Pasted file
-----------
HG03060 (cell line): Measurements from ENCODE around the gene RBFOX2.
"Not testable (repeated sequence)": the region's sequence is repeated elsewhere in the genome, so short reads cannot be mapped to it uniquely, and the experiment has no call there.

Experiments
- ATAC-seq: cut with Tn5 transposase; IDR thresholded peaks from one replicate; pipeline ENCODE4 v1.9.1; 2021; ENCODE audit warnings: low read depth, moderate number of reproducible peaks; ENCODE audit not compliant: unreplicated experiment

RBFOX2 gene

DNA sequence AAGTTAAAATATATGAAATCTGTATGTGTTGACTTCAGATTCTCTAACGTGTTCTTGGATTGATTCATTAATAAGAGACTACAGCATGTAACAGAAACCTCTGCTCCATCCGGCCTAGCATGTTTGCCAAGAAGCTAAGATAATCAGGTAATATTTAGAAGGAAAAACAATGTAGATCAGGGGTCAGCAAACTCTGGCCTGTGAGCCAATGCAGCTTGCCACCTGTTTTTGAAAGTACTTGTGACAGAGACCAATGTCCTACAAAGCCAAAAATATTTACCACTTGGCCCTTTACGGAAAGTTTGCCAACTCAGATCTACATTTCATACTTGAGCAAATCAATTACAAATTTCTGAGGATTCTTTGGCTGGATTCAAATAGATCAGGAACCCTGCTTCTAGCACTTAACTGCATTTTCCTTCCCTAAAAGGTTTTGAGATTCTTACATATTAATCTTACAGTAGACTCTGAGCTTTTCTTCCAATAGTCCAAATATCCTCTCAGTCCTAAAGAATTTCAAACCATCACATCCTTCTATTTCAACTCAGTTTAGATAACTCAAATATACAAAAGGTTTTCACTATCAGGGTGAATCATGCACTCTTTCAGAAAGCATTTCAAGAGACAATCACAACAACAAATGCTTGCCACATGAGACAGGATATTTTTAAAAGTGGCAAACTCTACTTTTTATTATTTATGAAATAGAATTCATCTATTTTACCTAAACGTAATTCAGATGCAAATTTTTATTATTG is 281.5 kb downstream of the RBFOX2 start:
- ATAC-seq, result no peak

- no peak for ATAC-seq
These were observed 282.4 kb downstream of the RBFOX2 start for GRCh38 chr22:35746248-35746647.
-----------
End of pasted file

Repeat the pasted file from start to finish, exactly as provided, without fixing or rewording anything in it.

HG03060 (cell line): Measurements from ENCODE around the gene RBFOX2.
"Not testable (repeated sequence)": the region's sequence is repeated elsewhere in the genome, so short reads cannot be mapped to it uniquely, and the experiment has no call there.

Experiments
- ATAC-seq: cut with Tn5 transposase; IDR thresholded peaks from one replicate; pipeline ENCODE4 v1.9.1; 2021; ENCODE audit warnings: low read depth, moderate number of reproducible peaks; ENCODE audit not compliant: unreplicated experiment

RBFOX2 gene

DNA sequence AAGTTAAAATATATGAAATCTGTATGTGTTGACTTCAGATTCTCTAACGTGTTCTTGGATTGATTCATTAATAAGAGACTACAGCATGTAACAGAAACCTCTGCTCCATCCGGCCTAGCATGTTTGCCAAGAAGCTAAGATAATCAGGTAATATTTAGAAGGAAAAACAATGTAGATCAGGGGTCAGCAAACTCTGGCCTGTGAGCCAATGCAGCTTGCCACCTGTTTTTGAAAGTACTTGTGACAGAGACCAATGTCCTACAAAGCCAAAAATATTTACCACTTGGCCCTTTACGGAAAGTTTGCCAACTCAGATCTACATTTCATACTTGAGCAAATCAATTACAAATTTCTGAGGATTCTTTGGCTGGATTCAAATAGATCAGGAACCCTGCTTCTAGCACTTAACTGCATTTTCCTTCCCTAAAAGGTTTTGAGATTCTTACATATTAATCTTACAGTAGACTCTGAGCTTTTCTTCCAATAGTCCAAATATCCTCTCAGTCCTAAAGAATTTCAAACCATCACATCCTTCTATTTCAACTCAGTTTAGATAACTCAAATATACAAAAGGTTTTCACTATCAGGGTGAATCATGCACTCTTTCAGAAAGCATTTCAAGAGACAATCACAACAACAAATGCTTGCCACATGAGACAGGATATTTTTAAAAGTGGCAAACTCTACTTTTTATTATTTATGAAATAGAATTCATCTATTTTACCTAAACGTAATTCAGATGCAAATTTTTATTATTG is 281.5 kb downstream of the RBFOX2 start:
- ATAC-seq, result no peak

- no peak for ATAC-seq
These were observed 282.4 kb downstream of the RBFOX2 start for GRCh38 chr22:35746248-35746647.